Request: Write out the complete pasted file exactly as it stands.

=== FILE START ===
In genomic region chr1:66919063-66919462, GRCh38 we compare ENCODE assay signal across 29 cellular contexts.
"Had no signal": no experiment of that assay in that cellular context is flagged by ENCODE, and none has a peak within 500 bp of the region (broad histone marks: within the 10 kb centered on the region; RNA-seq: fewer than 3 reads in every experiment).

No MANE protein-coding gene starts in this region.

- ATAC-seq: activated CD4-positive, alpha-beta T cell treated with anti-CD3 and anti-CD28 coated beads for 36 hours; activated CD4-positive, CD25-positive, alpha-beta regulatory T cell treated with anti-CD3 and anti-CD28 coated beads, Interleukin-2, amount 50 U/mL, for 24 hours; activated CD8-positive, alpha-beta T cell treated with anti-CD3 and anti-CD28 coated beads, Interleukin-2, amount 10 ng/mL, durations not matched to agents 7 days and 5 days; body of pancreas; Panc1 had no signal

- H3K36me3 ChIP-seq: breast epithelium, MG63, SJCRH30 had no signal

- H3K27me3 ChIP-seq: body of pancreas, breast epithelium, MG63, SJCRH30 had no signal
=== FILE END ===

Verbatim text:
In genomic region chr1:66919063-66919462, GRCh38 we compare ENCODE assay signal across 29 cellular contexts.
"Had no signal": no experiment of that assay in that cellular context is flagged by ENCODE, and none has a peak within 500 bp of the region (broad histone marks: within the 10 kb centered on the region; RNA-seq: fewer than 3 reads in every experiment).

No MANE protein-coding gene starts in this region.

- ATAC-seq: activated CD4-positive, alpha-beta T cell treated with anti-CD3 and anti-CD28 coated beads for 36 hours; activated CD4-positive, CD25-positive, alpha-beta regulatory T cell treated with anti-CD3 and anti-CD28 coated beads, Interleukin-2, amount 50 U/mL, for 24 hours; activated CD8-positive, alpha-beta T cell treated with anti-CD3 and anti-CD28 coated beads, Interleukin-2, amount 10 ng/mL, durations not matched to agents 7 days and 5 days; body of pancreas; Panc1 had no signal

- H3K36me3 ChIP-seq: breast epithelium, MG63, SJCRH30 had no signal

- H3K27me3 ChIP-seq: body of pancreas, breast epithelium, MG63, SJCRH30 had no signal